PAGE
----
How can publishers encourage more small donations?

First and foremost, publishers shouldn’t be afraid to ask. Sites like Neiman Lab plainly ask readers for donations in order to advance the organization’s mission to promote the standards of journalism. These solicitations can also be made via social media posts or email newsletters.

Many publishers would like technology giants to help, but because there is almost no standardization within the hyperlocal publishing community, it’s a challenge for large platforms like Google and Facebook to drive memberships or donations to individual sites. One idea that’s been floated is a Chrome extension for donations. Other publishers are discussing ways to drive payments from inside Google AMP.

Kickstarter campaigns are being seen more often within the hyperlocal publishing community, as well. In May, two hyperlocal news sites—LAist and DCist—launched Kickstarter campaigns. Their sister-site, Gothamist, more than doubled its fundraising goal through a Kickstarter campaign that raised $200,147 from more than 2,800 backers.

If you’d like to learn more about the latest revenue generation strategies for hyperlocal publishers, we’d love to talk.

Make Local Publications More Profitable

Ancillary Revenue Opportunities for Local Publishers

As hyperlocal publishers search for new ways to generate income outside of online display advertising, ancillary revenue streams are moving into the forefront.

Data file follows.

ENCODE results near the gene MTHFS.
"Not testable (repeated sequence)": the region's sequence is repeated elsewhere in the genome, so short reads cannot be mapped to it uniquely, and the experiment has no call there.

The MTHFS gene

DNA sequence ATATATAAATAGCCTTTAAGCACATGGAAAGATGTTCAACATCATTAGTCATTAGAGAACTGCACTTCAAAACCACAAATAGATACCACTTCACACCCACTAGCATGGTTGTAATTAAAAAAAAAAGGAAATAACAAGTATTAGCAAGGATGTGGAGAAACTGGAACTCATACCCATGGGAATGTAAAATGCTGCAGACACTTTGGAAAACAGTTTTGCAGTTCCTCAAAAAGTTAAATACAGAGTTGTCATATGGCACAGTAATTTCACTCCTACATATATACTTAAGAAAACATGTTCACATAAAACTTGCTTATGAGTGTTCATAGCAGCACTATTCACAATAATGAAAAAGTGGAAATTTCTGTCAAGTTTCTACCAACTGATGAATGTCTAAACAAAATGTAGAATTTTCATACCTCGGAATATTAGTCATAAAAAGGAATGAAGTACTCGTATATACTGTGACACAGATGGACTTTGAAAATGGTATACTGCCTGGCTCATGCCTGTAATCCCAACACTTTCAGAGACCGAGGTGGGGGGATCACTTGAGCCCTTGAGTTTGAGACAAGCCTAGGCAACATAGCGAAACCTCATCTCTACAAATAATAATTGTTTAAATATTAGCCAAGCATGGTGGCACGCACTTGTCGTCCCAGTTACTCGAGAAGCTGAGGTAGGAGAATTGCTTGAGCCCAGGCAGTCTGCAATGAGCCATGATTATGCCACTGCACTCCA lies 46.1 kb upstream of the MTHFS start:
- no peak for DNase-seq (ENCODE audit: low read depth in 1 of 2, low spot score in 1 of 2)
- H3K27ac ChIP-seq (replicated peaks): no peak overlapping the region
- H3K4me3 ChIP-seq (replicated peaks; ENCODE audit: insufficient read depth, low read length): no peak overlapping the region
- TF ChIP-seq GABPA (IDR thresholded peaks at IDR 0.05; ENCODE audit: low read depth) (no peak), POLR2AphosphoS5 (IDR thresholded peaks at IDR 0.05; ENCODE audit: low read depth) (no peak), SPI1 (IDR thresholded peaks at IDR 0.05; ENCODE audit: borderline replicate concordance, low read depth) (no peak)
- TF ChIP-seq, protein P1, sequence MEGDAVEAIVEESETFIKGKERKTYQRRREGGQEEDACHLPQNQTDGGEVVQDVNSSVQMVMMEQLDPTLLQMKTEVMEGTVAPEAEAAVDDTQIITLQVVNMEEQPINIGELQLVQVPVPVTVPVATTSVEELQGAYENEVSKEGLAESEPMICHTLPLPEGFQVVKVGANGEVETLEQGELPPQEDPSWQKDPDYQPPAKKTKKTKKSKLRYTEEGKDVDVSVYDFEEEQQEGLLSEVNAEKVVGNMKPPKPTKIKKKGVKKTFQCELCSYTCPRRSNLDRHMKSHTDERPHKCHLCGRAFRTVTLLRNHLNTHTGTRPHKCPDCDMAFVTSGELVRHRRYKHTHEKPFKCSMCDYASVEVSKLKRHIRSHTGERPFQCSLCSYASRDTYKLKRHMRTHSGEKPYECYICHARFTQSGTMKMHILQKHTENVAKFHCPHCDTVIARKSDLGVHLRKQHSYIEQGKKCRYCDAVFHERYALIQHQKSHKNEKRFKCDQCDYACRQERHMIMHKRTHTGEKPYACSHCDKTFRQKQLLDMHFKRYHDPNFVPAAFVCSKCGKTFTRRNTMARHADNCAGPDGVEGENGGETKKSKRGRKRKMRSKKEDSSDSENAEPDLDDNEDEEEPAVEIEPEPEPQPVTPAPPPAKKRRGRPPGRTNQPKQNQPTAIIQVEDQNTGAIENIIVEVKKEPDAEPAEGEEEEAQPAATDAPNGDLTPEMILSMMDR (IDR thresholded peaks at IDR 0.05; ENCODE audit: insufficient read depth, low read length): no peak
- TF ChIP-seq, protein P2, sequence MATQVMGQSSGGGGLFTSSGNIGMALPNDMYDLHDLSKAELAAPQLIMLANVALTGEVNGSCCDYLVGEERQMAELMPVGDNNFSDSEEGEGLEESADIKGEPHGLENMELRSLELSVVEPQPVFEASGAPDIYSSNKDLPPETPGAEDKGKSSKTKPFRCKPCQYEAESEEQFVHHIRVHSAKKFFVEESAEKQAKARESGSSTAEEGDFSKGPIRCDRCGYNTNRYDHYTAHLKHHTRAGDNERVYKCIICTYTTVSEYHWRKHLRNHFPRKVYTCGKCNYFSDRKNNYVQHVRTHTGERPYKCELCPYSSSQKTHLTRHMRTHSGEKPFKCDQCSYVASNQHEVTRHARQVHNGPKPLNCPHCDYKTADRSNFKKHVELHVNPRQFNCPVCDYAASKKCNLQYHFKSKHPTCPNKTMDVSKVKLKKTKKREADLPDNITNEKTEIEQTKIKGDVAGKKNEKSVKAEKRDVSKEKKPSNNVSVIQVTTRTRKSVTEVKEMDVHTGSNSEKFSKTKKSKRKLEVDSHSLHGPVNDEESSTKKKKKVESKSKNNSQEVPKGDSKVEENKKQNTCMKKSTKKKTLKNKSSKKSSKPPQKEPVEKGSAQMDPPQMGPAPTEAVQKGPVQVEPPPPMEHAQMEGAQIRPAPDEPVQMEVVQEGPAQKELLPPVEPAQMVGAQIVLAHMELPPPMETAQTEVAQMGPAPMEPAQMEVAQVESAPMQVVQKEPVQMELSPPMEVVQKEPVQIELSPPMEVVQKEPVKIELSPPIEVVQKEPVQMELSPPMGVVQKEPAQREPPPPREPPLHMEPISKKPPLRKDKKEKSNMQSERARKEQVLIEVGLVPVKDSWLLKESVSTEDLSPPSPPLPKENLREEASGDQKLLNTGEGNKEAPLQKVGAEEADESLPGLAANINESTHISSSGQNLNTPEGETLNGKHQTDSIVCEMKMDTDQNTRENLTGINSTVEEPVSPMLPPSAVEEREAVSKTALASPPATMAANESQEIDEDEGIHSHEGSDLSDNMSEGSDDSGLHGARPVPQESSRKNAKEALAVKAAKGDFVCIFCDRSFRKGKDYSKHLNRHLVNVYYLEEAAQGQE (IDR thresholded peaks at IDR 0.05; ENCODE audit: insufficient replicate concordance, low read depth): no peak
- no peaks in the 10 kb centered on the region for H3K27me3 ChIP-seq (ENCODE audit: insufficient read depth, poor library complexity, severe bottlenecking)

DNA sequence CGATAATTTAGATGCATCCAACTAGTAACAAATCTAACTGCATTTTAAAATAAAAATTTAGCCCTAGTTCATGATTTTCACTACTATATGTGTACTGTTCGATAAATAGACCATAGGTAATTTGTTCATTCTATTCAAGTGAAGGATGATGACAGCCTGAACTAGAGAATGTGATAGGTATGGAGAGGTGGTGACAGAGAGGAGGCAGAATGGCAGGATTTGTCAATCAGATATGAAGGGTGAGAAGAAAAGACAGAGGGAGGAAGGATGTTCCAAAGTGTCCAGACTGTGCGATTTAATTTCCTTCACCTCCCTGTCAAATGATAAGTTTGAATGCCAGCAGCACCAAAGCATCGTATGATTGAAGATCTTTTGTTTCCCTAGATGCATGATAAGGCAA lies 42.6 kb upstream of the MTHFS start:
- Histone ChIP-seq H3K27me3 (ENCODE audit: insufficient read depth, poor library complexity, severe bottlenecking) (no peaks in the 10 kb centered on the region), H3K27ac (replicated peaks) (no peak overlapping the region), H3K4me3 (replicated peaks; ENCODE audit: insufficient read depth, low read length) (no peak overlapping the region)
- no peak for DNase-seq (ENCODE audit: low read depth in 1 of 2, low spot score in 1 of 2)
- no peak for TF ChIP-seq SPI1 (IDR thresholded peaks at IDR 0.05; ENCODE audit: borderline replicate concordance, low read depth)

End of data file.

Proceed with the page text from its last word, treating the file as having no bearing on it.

With online adverting rates continuing to decline, savvy digital publishers are looking to pursue every income generation strategy available. New opportunities to create ancillary revenue streams are allowing publishers to capitalize on the positive sentiment and goodwill they’ve created in their communities, and also serving as a diversification strategy that could offer protection should digital advertising rates fall any further.

Having multiple ancillary revenue streams means publishers are less reliant on traditional forms of advertising. If advertising rates get to an unsustainable place, publishers who’ve already started generating ancillary revenue will be at a marked advantage.

Here are five ancillary revenue opportunities available to publishers today:

1) Local Events
Event production gives local publishers the opportunity to generate ancillary revenue and promote their brands in a positive way.